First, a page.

by Zia Ur Rehman
April 9, 2015
The Pakistan Tehreek-e-Insaf leadership is busy trying to persuade the Jamaat-e-Islami to withdraw its candidate from the race for NA-246, but the latter seems all geared up for the by-elections.
Analysts believe that the JI has been trying to remove the perception that its traditional bases in Karachi have been encroached upon by the PTI.
Both parties are coalition partners in the Khyber Pakhtunkhwa government and have also decided to participate jointly in the upcoming local bodies polls there.
However, they have fielded separate candidates for the NA-246 by-polls, a constituency in Karachi seen as the bastion of the Muttahida Qaumi Movement. The by-elections for the national assembly seat are scheduled to be held on April 23.
It fell vacant after the resignation of Nabil Gabol, who had won the seat on the MQM’s ticket. Now, the MQM has chosen former Hyderabad mayor, Kanwar Naveed Jamil, to run for the seat.
The JI has fielded Rashid Nasim, the party’s central deputy chief, who had also contested for this seat in the 2002 and 2013 general elect ions.
Zahid Askari, the JI Karachi information secretary, said the party had a solid support base and organisational setup in the constituency and had secured significant votes in the past elections.
The PTI has fielded Imran Ismail, a central leader of the party. PTI leaders said the party’s central leadership, including Imran Khan, is persuading the JI to withdraw Nasim in favour of Ismail to prevent the anti-MQM vote bank from splitting in the constituency.
“Our candidate Amir Sharjeel had secured significant votes in 2013 polls. It shows that we can fight the MQM in a better way and, therefore, the JI should support us in this contest,” a PTI leader in Karachi told The News.
However, Askari said the votes polled in the constituency in the past elections clearly showed the JI’s popularity in the area.
In the 2002 general polls, Nasim had secured 32,879 votes running for NA-246 from the platform of the Muttahida Majlis-e-Amal (MMA) against MQM candidate Haji Azizullah Brohi, who won the seat by grabbing 53,134 votes.
In 2008, the JI, along with other component political parties of the All-Parties Democratic Alliance, a coalition that included the PTI and the Pakhtunkhwa Milli Awami Party, had boycotted the general elections.
In those elections, Pakistan People’s Party’s Sohail Ansari had secured only 6,741 votes against MQM candidate Sufyan Yousaf, who succeeded by bagging 186,033 votes.
In the 2013 general elections, Gabol had secured 137,874 votes. Though PTI’s Amir Sharjeel was the runner-up with 31,875 votes, Nasim managed to secure 10,321 votes despite the party’s midday boycott of the polls.
The JI had also secured the seats of town and union council nazims in the constituency in the 2001 local bodies elections when the MQM boycotted the polls.
PTI setback for JI
Analysts believe that the PTI, in many ways, has disturbed the political equation in the city. Dr Tauseef Ahmed Khan, a Karachi-based political analyst, is of the view that the PTI as an emerging force in the city and is creating problems for other parties, especially the MQM and the JI.
“After the MQM, it is the JI that has suffered because of the PTI’s emergence in Karachi,” Khan told The News.
“Now the JI is seriously working for its survival in the city by putting in so many efforts for the NA-246 by-elections.”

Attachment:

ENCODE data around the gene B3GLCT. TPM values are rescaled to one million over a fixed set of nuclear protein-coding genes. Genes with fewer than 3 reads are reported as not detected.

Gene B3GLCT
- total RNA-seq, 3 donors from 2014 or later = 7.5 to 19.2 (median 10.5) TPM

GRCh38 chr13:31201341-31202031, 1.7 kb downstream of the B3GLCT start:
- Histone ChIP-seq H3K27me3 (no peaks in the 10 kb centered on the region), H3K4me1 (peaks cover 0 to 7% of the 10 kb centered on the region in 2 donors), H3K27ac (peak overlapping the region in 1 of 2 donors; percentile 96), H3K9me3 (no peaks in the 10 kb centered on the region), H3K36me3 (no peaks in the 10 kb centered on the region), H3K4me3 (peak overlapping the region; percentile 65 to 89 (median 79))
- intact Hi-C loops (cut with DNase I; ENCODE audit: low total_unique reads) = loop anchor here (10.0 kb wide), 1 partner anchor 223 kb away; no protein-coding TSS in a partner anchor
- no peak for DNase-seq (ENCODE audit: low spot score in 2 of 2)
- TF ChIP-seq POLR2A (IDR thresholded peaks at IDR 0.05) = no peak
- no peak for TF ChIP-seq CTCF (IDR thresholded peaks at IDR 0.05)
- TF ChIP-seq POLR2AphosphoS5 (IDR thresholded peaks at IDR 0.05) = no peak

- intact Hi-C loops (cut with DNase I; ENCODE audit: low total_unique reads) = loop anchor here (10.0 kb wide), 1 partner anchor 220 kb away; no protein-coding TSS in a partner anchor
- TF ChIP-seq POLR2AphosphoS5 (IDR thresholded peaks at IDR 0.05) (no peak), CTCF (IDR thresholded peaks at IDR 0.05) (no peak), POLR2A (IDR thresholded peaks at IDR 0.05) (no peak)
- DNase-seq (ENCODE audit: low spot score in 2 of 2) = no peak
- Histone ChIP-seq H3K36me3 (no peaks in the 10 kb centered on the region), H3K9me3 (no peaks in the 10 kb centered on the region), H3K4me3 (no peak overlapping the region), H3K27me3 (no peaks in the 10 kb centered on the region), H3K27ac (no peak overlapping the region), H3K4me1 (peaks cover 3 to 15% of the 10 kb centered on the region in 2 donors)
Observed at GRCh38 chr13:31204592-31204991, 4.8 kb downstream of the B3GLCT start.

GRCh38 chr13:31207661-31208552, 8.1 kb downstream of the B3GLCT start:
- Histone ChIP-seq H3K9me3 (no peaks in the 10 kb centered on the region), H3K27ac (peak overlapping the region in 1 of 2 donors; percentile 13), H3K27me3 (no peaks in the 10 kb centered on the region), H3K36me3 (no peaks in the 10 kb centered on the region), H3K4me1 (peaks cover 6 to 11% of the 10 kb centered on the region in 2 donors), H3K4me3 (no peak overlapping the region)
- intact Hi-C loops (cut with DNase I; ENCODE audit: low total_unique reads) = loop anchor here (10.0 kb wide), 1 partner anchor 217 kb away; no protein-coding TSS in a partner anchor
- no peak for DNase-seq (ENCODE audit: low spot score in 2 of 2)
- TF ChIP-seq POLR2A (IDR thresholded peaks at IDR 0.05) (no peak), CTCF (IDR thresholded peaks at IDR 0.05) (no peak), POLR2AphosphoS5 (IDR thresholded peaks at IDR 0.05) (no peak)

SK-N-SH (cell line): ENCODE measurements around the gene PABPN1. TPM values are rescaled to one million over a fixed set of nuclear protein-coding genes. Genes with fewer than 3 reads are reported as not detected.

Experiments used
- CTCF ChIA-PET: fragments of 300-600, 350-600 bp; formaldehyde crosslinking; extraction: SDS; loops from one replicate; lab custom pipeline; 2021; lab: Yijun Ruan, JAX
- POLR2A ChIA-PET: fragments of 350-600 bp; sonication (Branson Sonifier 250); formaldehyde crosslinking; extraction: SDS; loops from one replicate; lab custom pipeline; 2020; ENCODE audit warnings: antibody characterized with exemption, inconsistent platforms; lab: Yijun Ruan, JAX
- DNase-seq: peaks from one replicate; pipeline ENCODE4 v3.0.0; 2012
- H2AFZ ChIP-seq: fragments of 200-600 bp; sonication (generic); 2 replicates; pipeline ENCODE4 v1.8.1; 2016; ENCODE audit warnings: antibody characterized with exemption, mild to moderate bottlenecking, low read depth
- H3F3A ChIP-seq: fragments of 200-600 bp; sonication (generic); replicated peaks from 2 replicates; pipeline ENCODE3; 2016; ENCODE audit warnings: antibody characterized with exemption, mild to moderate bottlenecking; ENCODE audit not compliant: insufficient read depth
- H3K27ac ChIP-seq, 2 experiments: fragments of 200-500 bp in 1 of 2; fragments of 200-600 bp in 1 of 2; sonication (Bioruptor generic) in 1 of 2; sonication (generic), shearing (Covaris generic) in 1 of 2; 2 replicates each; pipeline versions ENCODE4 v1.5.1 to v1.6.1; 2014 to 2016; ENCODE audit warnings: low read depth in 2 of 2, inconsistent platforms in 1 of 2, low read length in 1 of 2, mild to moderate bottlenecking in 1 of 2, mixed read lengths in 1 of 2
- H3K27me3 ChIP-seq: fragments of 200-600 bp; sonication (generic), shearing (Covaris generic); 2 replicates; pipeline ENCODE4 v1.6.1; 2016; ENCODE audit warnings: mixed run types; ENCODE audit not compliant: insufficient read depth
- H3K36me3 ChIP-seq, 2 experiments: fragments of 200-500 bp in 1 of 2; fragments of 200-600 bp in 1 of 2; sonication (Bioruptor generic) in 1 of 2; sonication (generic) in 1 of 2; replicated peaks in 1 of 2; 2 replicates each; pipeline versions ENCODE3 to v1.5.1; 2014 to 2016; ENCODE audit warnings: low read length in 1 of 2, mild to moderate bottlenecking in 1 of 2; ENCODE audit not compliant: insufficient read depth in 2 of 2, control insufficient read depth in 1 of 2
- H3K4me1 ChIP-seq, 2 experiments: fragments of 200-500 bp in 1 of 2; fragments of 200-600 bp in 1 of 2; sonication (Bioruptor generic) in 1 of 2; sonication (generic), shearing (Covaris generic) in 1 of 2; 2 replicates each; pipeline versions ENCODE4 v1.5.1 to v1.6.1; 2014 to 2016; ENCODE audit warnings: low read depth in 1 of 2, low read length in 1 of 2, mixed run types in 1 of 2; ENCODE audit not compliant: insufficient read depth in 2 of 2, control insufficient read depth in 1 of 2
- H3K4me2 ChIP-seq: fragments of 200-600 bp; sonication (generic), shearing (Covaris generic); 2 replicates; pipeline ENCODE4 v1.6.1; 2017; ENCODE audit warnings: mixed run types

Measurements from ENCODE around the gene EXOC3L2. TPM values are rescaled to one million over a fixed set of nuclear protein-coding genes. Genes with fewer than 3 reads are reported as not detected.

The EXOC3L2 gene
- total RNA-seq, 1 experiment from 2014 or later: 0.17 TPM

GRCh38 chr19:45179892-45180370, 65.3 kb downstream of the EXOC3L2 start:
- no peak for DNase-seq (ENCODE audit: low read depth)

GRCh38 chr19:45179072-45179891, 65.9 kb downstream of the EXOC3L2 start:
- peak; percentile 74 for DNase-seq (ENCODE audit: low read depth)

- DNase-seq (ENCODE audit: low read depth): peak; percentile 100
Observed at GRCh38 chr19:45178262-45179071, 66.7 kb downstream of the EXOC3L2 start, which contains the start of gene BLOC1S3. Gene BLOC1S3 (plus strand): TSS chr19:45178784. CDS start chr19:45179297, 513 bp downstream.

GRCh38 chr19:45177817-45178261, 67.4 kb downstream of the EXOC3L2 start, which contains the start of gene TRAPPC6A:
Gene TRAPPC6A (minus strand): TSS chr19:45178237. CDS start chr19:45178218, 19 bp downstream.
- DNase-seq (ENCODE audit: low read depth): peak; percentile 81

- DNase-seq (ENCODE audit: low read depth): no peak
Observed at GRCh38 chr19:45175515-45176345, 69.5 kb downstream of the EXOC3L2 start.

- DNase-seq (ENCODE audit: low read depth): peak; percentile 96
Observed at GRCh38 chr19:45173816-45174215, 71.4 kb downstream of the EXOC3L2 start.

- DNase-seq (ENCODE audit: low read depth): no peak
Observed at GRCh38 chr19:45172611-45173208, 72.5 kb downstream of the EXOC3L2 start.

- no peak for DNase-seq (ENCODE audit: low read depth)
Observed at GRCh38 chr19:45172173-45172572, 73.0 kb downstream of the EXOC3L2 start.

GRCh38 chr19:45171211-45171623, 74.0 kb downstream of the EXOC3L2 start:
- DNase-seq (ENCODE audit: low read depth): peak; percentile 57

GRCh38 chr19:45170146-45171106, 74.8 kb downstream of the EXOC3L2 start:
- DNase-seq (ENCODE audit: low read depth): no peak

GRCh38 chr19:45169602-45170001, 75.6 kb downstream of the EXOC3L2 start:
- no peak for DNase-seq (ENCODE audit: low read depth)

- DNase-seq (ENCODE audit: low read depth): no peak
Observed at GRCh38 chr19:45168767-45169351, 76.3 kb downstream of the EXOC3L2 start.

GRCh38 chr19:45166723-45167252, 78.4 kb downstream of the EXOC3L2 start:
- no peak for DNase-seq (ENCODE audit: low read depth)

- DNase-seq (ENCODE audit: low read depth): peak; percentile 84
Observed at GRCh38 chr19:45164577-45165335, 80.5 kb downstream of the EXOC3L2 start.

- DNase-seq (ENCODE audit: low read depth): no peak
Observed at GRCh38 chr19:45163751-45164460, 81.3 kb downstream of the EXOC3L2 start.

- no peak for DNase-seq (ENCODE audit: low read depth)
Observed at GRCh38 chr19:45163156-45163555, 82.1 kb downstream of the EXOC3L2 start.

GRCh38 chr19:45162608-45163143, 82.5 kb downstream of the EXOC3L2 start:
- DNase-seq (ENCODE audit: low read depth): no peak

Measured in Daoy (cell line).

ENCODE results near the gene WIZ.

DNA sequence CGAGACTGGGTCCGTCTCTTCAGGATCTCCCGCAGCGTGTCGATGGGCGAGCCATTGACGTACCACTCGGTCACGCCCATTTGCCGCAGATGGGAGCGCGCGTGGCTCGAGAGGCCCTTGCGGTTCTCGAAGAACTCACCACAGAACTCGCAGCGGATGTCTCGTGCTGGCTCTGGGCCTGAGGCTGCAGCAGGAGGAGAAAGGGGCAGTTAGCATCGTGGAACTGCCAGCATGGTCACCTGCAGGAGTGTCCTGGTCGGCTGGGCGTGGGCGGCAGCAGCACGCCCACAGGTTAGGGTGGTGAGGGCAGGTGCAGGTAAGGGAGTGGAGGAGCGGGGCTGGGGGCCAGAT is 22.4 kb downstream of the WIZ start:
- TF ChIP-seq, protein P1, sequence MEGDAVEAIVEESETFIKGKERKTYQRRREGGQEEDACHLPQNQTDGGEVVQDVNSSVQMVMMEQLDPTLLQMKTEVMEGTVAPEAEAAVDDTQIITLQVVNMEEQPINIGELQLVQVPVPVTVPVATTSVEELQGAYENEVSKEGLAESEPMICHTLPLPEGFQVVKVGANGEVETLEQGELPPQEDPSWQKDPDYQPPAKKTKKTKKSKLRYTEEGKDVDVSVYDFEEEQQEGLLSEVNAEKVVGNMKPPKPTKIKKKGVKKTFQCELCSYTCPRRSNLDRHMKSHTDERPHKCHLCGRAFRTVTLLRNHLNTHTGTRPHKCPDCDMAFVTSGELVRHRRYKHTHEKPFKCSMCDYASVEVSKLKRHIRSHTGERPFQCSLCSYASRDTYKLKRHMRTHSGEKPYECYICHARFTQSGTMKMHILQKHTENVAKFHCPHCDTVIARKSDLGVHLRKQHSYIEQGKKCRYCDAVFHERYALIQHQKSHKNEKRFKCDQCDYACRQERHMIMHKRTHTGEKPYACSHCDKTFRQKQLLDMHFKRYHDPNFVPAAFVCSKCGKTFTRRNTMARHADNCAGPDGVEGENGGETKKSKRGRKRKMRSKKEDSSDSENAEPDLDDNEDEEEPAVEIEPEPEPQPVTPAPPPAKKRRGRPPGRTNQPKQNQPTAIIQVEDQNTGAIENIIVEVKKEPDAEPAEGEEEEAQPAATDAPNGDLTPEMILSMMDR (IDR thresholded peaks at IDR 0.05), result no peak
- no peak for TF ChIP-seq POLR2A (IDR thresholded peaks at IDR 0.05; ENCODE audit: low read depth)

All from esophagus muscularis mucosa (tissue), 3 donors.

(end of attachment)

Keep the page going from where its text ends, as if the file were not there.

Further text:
A JI leader in Karachi, requesting anonymity, said the party’s city leadership, from the beginning, was reluctant to have a working relationship with the PTI.
In the 2013 elections, JI candidate and West District head Abdul Razzaq, who had not obeyed the party leadership’s decision to boycott the polls, was defeated by PTI’s Syed Hafizuddin in the contest for the PS-93 Site Town.
He had filed a petition in the high court accusing Hafizuddin of rigging the polls. In August last year, the high court had unseated Hafizuddin, who is the PTI’s provincial secretary general, and now the appeal case is with the apex court.
“The PS-93 elections have also created a gap between the leaderships of the two parties in the city,” the JI leader maintained.
Insiders in both parties said the JI had placed a condition for withdrawing its candidate in favour of the PTI for the NA-246 polls – that Hafizuddin should withdraw his appeal case from the Supreme Court.
Criticism against JI
Many political observers having sympathies with the JI have expressed their concerns over its working relationship with the PTI. They say that the JI’s policy of forging alliances with other parties, especially the PTI, has damaged its popularity in the country, particularly in Karachi.
In essays discussing the defeat of the JI in the 2013 general polls, they advised the party leadership to avoid forming electoral alliances and keep its distance from the PTI.
“In Karachi and Khyber Pakhtunkhwa, the JI has become the PTI’s B-team. It seems that tomorrow the JI will merge with the PTI as the Tehreek-e-Ahrar had merged with Muslim League after consecutive electoral defeats in 1935 and 1946,” commented Dr Javed Akbar Ansari, a Karachi-based intellectual and economist in his essay.
Similarly, Maulana Khalilur Rehman Chishti, another scholar, wrote that many JI members, especially those associated with Shahab-e-Milli and Pasban, were now part of the PTI.
He also criticised the JI leadership for unnecessarily criticising the Jamiat Ulema-e-Islam-Fazl that brought an end to the MMA.
The JI, with support of other component parties of the MMA, especially the JUI-F, had not only won several National and Sindh assembly seats from Karachi, but also emerged as a key parliamentary party in Khyber Pakhtunkhwa and Fata in the 2002 elections. But in the 2013 polls, it had only secured seats from Dir region.